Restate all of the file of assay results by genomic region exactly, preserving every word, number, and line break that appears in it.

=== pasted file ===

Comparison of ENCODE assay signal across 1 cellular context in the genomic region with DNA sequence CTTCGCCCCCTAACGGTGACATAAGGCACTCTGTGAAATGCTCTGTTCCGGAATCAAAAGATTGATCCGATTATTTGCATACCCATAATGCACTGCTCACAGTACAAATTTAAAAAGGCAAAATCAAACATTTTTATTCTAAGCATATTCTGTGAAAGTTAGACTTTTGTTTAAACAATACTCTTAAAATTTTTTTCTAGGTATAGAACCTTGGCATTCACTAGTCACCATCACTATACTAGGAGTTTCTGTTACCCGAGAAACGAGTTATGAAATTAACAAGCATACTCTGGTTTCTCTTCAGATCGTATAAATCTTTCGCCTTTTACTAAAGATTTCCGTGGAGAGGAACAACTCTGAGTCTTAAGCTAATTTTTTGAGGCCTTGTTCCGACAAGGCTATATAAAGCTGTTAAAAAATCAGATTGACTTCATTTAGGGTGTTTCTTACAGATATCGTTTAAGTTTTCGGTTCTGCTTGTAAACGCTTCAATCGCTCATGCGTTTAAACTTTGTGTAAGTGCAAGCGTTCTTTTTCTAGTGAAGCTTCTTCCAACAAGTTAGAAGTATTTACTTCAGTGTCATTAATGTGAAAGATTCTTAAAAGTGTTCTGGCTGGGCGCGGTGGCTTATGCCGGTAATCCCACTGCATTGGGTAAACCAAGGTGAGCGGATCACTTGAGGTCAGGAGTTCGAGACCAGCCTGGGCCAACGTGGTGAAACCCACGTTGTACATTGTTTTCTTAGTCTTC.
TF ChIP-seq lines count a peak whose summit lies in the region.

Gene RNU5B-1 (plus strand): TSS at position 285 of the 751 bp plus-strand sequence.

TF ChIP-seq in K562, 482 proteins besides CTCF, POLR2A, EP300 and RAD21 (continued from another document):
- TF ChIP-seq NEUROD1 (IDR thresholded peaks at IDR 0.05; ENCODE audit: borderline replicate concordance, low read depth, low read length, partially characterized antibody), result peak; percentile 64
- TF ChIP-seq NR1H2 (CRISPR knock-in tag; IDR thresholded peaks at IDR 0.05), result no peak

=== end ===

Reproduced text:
Comparison of ENCODE assay signal across 1 cellular context in the genomic region with DNA sequence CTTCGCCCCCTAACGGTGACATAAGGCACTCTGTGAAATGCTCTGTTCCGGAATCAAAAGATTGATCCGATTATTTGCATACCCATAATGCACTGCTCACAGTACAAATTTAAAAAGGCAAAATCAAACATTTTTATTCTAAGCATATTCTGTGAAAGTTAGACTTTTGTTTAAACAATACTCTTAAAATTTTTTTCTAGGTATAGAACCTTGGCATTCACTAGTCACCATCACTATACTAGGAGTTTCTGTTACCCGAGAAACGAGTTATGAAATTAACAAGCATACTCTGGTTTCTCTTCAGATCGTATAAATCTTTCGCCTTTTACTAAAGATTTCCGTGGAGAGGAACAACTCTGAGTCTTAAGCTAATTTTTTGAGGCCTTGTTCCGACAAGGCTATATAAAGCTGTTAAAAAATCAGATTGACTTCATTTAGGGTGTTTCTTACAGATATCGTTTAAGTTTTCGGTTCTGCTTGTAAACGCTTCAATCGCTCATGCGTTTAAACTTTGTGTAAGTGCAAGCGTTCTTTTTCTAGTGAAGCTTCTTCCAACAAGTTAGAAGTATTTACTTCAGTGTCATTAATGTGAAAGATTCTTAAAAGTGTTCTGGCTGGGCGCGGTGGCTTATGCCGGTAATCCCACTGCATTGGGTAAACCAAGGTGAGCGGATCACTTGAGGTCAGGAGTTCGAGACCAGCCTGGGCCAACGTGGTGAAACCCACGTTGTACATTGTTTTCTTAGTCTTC.
TF ChIP-seq lines count a peak whose summit lies in the region.

Gene RNU5B-1 (plus strand): TSS at position 285 of the 751 bp plus-strand sequence.

TF ChIP-seq in K562, 482 proteins besides CTCF, POLR2A, EP300 and RAD21 (continued from another document):
- TF ChIP-seq NEUROD1 (IDR thresholded peaks at IDR 0.05; ENCODE audit: borderline replicate concordance, low read depth, low read length, partially characterized antibody), result peak; percentile 64
- TF ChIP-seq NR1H2 (CRISPR knock-in tag; IDR thresholded peaks at IDR 0.05), result no peak